Next week I head back to work, it’s exciting, and daunting, as I start a new job, but I’m looking forward to interacting with young learners again, and getting a sense of what it means to be an environmental educator in a tech job.

This week in our #enviroed chat, we are looking at cultural diversity in the outdoors.  I’m looking forward to the discussion, and thanks to @RangerRidley I decided to look at this before the conversation starts.

Before writing this, I had a quick chat about the idea with my friend Angela.  She mentioned a camping program for new people to Canada , and I think she and I had talked about it before.  The idea that we have to integrate people into new natural environments is interesting. The statistics from the site said that while the program is called, “Learning to Camp” around 3/4 of the participants are “New Canadians”.  My first thought about this stat was, why new Canadians? Do all of us feel comfortable in our own environment?

As an expatriate, and an international school teacher, I wonder about how different people perceive the world around them and how it changes who they are, and what they believe.  Without going into too much, for fear of going on forever, I’ll just write about a few of my favourite experiences abroad in the outdoors.

Living in Australia in 2005, I realized everyone was outside, all the time.  I wondered if it was about the way they ran business in WA, most stores close at six and many are closed Sundays. The sporting nature of their culture may also play a part.  But what I remember most about Western Australia was the space. When we went camping, we were often alone, just us, and the park rangers had little sheds where you paid, but no one was usually around.  The idea was that people felt comfortable out in nature and could interact with it responsibly (I think?).

I moved to Korea after that, from 2006 – 2008 I lived in different areas around the country.  There seemed to be seasons for everything, and a structure to being outside. Beach season in the summer, would end abruptly, regardless of the temperature in September. So we would have the beach to ourselves.  Hiking season was wonderful, gorgeous leaves, crisp mountain air. However, almost all the paths were paved, and the women hiking in high heels always made me laugh.  People were outside, but it didn’t always change their attire.  There were people who were really geared up, and would have the hiking poles out, and all the new hiking vests for a short hike, so a lot of individual approaches to hiking, rather than a cultural perspective.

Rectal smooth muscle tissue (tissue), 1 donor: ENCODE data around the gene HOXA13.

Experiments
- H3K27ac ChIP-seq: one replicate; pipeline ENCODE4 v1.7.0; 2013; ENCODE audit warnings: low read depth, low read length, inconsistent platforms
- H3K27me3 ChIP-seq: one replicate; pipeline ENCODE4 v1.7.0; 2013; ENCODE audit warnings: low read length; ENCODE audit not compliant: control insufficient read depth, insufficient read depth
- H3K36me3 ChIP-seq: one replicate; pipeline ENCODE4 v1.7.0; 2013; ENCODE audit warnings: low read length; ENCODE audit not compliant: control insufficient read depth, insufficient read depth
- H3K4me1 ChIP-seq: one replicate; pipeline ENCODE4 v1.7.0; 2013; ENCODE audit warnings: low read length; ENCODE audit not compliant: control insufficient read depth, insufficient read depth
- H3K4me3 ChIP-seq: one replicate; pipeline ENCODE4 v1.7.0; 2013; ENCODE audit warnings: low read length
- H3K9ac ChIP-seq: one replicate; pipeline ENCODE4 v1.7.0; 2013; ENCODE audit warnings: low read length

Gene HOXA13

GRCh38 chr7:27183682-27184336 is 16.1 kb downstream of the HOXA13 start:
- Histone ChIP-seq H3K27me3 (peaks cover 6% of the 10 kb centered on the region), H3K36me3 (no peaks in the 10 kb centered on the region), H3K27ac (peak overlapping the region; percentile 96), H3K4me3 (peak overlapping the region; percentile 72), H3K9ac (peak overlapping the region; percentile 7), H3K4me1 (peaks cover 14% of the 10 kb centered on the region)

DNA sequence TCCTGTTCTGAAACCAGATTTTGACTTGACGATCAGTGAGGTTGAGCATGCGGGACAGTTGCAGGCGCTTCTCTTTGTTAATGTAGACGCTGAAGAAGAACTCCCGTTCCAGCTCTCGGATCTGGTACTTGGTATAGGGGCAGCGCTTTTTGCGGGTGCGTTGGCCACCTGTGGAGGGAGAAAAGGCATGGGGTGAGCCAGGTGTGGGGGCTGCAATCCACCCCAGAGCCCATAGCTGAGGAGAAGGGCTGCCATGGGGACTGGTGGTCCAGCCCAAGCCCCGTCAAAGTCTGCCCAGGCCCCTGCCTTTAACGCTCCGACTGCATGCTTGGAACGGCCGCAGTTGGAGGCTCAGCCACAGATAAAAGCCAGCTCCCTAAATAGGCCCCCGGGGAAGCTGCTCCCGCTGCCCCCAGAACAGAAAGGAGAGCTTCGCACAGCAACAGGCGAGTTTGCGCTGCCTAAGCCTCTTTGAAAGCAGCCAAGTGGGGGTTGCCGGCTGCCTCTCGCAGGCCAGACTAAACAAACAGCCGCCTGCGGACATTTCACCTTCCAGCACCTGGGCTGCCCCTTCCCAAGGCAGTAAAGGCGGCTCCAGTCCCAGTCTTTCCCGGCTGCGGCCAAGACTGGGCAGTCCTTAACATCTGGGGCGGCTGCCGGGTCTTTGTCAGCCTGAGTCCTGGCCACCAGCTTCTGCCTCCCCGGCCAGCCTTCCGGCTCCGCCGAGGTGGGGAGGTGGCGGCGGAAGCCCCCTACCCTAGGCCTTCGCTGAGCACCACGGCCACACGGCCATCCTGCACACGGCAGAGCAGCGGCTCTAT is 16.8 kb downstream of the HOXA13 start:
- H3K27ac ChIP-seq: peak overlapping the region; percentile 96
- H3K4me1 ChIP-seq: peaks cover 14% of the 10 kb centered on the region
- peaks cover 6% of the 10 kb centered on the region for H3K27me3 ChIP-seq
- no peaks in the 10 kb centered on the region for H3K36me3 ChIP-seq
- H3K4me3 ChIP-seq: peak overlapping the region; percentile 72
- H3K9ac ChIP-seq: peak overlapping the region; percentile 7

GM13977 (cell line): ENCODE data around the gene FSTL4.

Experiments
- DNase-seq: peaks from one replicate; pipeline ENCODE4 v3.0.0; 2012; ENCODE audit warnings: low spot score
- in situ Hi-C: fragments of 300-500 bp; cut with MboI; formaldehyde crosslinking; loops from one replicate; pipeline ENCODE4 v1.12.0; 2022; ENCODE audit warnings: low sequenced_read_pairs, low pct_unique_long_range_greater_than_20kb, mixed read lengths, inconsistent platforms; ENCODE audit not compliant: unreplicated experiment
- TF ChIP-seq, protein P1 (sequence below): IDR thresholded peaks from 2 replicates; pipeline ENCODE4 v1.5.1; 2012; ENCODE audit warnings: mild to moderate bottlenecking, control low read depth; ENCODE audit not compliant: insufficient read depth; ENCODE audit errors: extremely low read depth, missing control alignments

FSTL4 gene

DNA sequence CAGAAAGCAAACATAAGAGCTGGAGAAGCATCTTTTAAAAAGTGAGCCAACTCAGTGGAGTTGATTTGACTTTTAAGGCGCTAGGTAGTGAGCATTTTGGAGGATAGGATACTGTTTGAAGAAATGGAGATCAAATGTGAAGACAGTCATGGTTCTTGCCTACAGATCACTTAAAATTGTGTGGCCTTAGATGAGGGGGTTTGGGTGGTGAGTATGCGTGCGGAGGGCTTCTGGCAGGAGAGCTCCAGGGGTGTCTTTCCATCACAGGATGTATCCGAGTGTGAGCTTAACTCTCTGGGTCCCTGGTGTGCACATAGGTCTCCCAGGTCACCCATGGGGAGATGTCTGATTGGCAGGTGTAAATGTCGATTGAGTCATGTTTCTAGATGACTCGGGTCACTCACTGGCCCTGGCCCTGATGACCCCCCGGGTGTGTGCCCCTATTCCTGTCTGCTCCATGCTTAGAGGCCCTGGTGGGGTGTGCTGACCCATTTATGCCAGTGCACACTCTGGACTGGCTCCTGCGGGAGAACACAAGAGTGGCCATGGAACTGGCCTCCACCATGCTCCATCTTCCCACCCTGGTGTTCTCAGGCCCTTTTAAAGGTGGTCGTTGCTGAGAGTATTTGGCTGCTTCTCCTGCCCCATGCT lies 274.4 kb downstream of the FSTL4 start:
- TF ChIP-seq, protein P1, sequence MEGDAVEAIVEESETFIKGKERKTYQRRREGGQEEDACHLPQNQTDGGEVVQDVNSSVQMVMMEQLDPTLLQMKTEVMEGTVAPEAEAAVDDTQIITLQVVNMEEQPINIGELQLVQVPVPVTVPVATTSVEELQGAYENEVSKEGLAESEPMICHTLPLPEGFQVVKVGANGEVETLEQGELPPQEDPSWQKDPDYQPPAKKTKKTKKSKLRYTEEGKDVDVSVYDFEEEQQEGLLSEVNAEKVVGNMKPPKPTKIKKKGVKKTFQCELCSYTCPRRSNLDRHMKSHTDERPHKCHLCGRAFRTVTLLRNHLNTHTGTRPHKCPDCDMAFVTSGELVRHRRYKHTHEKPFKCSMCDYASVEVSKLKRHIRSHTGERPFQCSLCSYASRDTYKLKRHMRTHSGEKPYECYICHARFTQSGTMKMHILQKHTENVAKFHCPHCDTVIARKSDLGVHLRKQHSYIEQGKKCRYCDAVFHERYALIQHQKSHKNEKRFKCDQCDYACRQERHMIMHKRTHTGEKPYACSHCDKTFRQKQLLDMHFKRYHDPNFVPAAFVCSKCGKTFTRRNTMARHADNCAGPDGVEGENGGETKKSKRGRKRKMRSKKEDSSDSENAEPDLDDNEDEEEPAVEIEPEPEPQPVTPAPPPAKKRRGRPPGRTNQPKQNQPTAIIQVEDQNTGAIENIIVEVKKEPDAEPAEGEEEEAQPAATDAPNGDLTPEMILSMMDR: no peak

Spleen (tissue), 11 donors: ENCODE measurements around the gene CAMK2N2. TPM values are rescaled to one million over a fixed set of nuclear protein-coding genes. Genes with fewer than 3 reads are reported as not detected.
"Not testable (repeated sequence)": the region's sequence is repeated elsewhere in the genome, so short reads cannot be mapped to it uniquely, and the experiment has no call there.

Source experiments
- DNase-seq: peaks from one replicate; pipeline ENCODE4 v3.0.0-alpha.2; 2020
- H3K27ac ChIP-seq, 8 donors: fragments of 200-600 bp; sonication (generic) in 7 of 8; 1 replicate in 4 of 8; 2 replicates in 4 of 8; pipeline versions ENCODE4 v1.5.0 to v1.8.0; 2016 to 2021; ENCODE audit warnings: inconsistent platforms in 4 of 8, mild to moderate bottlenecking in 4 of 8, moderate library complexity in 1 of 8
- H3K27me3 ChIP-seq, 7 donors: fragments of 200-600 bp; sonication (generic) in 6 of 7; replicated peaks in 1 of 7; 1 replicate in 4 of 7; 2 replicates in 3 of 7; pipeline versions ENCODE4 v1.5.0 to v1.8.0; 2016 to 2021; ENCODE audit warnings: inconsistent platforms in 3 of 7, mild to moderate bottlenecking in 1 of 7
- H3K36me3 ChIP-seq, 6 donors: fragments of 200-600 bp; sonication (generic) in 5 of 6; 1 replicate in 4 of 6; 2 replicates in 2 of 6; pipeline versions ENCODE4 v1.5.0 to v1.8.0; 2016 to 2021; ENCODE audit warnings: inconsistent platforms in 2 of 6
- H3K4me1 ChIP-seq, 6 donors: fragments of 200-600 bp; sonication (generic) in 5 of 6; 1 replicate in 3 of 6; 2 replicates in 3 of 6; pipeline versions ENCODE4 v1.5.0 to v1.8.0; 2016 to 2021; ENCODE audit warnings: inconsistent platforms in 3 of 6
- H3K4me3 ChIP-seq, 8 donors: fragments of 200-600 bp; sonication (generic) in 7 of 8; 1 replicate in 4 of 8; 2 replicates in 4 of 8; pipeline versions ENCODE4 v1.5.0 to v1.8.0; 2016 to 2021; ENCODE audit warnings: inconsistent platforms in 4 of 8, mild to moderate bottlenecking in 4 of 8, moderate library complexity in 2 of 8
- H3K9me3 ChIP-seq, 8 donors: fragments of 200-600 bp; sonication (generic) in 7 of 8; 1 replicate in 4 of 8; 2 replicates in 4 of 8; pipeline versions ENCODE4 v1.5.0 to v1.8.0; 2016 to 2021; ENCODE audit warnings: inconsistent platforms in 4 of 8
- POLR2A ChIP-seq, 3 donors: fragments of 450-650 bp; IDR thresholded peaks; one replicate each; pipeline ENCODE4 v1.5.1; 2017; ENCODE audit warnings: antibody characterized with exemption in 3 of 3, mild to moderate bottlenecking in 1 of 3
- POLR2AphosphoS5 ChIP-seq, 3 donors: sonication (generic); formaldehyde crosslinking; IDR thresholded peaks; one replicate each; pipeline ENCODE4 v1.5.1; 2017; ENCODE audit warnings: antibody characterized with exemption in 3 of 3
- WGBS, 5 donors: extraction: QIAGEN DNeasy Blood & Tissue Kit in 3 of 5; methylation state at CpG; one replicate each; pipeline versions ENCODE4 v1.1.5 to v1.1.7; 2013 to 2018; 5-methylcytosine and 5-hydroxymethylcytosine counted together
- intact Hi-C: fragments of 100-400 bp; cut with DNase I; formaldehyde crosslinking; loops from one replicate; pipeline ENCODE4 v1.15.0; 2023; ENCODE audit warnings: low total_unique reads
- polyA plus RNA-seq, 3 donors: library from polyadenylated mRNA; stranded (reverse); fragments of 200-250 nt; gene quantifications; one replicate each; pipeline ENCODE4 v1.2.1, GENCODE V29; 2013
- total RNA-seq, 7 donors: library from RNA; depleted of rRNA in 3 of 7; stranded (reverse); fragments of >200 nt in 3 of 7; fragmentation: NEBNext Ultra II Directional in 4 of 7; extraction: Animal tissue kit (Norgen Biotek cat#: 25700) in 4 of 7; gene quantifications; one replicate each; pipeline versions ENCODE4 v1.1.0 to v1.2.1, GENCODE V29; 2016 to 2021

While in Kuwait, I was first amazed that people had been living in the desert for so long. I was introduced to Masdar and wondered how people so focused on oil, could start something so progressive. I asked students about how their grandparents had lived and what had changed, but few asked or seemed to care.  I remember there was not much outdoors time, save for the rare people who went out on the water in their boats. I started an environmental club, mostly my students, and we planted gardens that could work in the desert and watched mushrooms grow.  Most of these students were not Kuwaiti, but from other middle eastern countries.  I had a sense that most people would rather be inside, rather than out, but when it is 50 degrees, can you blame them?

Cambodia, I thought, would be totally different. A lush tropical land where people enjoyed being outside most of the time. During my research for my thesis, I found there was a lot of resistance from parents about having their students outside.  Their main concern seemed to be around safety. I’m not sure what that entailed specifically, but it made me wonder about how people perceive the outdoors.  We had a conversation on #enviroed a couple of weeks ago that went into the idea of safety and the outdoors.  Like most things, the more you are outside, and trained to be outside (like the camping program, or good environmental ed practices) the safer you are.  In the parents’ defence, most of them are expatriates as well, and it may not be the fear of the outdoors, but the fear of snakes, scorpions, or other things they are not used to.

Going back to my constant wondering, is how do we bring expats, or new people to our community to understand the place where we live.  Is the camping program run by Ontario a good thing, is it effective? Why is it only focused on camping?

Really looking forward to this twitter chat, and reading about how different people think about this topic.